So tomorrow is "Good Friday" - a name that totally confused me as a young (pre-recovering) Catholic child. Why is it good? Because Jesus died? If so, since when is being politically executed a good thing?
Or maybe it's good because he eventually comes back from the dead - if so, then shouldn't it be "bad Friday" and "good Sunday"?
Or maybe it's good because Jesus supposedly died for our sins? Well in world where that pope guy still insists that transsexuality and same-sex relationships are "sins", does that mean that I am forgiven? Or would I have had to be born back in the B.C. days to have been forgiven? Even if Jesus did die for *my* sins, is that something that I, as a moral human being, should be celebrating - political executions/martyrdoms that personally benefit me?
In any case, tomorrow represents an important anniversary for me. It was on Good Friday 22 years ago that I first presented as female in public!
I've already written about this on two separate occasions. I talked about it in a piece I wrote back around 2005-ish called "Cherry Picking" (which should be appearing in an anthology sometime later this year). Here's what I said about it there:
The first time that I ever went out in public dressed as a woman was when I was 21. I came home from college for Easter weekend while the rest of my family was away on a trip. I shaved off the silly looking beard I had grown over the semester. I put on my sister’s black cotton knit dress. It had long sleeves, so that no one could see my arm hair, and I wore opaque tights to hide my leg hair. I’m sure that I put way too much make-up on my face and way too much product in my hair, but nobody seemed to care because it was the eighties. I drove to a mall about an hour away from my parent’s house so that I wouldn’t run into anyone who knew me. As I approached the entrance, an older man held the door open for me and called me “sweetie”. I felt flattered and insulted at the same time, but mostly, I was just amazed to be getting away with this. After walking around the mall for about ten minutes, I realized that I was hungry and hadn’t eaten all morning. I drove to a Burger King for a shake and fries. The woman at the drive-thru window said, “Thank you ma’am,” as she handed me my change and receipt. I can’t begin to tell you how beautiful those three simple words sounded to me.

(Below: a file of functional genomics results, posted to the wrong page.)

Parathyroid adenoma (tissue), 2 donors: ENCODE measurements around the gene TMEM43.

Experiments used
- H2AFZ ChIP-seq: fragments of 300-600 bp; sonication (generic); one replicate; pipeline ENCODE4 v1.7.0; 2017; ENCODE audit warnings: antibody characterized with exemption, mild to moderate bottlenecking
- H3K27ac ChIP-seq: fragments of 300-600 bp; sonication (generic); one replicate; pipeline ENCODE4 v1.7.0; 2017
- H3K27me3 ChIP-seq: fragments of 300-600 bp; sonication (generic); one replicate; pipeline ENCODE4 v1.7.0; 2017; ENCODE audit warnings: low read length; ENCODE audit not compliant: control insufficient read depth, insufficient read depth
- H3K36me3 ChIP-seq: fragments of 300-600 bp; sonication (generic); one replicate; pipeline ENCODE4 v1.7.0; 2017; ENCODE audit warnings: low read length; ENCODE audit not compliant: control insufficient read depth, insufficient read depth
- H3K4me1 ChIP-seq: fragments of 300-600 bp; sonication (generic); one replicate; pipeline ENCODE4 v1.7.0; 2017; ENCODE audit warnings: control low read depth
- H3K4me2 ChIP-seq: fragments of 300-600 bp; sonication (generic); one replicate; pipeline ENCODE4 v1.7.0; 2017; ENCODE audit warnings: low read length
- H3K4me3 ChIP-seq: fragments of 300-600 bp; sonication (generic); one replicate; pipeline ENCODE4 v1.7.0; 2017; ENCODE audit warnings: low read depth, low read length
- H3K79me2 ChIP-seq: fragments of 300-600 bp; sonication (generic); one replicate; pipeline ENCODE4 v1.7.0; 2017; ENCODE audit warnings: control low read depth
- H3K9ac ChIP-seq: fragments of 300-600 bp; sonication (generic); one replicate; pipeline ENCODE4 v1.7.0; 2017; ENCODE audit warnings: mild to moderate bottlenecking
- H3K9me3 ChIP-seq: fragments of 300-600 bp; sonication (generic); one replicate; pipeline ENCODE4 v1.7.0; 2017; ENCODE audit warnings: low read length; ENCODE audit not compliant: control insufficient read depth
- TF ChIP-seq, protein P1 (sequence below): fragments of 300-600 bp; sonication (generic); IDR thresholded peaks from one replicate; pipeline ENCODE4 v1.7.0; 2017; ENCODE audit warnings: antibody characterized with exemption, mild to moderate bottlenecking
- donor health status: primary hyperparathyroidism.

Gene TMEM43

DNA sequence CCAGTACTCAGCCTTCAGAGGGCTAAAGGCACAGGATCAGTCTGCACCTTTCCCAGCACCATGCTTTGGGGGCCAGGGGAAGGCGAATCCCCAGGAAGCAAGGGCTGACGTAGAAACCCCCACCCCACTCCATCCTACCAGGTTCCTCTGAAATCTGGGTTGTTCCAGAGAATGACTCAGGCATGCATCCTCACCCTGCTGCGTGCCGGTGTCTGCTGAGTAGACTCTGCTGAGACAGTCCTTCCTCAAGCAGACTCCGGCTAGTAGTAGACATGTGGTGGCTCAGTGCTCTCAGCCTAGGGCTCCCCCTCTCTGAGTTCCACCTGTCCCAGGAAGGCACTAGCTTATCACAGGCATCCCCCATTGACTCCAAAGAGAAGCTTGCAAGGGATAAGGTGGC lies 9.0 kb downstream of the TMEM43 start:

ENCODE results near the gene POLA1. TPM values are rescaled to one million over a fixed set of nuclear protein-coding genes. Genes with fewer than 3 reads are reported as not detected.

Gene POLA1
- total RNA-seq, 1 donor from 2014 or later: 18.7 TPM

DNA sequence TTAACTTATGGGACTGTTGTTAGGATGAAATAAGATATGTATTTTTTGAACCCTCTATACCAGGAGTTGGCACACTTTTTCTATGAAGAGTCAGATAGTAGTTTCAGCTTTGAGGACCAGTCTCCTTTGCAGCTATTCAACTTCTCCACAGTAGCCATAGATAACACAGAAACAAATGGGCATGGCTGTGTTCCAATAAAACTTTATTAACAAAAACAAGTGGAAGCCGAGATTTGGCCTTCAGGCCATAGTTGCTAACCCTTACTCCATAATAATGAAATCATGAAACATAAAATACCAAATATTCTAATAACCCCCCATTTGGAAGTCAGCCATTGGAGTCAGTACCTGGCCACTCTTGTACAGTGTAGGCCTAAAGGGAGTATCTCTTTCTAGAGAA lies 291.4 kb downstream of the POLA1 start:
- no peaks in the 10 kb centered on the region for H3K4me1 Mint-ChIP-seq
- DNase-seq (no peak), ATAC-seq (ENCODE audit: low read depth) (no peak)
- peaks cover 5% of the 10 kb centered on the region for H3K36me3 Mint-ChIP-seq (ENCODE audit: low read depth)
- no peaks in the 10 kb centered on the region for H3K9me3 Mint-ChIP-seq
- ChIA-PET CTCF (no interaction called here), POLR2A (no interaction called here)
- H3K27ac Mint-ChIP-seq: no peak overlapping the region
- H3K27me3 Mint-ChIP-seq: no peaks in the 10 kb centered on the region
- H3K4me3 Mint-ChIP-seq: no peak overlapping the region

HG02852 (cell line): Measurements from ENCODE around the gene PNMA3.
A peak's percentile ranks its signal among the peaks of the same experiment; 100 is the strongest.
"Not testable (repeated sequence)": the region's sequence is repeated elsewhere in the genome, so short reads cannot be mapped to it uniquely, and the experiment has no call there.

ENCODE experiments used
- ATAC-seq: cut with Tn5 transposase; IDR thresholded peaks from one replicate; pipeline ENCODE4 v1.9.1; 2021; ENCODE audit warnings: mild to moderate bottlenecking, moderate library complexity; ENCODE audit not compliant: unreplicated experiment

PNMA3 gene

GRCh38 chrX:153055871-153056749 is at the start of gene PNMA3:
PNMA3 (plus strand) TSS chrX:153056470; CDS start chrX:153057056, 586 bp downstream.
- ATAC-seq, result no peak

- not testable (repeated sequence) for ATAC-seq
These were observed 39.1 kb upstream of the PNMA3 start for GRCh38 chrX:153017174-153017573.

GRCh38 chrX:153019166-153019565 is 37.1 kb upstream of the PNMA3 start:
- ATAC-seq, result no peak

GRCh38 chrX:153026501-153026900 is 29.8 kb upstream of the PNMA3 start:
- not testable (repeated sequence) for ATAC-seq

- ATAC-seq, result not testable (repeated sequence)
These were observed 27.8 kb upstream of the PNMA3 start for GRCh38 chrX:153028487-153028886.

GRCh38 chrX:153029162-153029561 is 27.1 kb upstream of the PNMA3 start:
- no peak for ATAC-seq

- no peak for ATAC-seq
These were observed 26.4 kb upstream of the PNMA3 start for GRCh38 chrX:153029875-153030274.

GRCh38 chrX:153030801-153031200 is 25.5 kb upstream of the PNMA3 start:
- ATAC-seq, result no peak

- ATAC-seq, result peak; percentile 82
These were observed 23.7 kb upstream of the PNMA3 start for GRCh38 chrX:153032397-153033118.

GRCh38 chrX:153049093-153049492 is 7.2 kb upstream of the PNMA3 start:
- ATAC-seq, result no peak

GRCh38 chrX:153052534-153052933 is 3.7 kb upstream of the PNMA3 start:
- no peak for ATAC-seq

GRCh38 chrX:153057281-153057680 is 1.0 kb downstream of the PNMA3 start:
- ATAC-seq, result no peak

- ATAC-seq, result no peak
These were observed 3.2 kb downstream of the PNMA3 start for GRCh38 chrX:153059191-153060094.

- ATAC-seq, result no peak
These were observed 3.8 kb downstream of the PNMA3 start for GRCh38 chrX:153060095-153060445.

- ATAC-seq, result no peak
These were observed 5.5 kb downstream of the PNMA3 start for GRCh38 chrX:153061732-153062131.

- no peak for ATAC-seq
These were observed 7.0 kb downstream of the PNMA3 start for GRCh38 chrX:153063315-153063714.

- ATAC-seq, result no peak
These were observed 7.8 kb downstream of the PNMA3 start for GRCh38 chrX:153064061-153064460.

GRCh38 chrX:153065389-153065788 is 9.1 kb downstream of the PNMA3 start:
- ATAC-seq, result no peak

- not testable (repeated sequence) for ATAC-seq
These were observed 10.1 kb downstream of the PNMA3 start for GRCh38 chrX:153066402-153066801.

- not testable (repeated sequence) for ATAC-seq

I also wrote about this meaningful moment in my life in song form - specifically a Bitesize song called "In the Know". For the occasion, I am temporarily making it available mp3-wise at this link:
for those who are interested, here are the lyrics to that song:
as you drove through illinois/i was super paranoid/sneaking out of our garage/head to toe in camouflage/but no!/i’m never gonna let you know.../while you were pumping gasoline/i spent a day in quarantine/writing run-on paragraphs/in the bedroom aftermath/but no!/i’m never gonna let you know.../your toothpaste/your mouthwash/your hair brush/your dental floss/your wash cloth/your lotion/your saline solution/all of your stuff is staring back at me/it makes me feel guilty but i’m not gonna crack/but no!/i’m never gonna let you know...
As I have written elsewhere, my Catholic upbringing really fucked me over as a young child trying to make sense of my trans-ness. So it is somewhat satisfying to know that a crucial positive moment in my trans life occurred on a sacred Catholic holiday…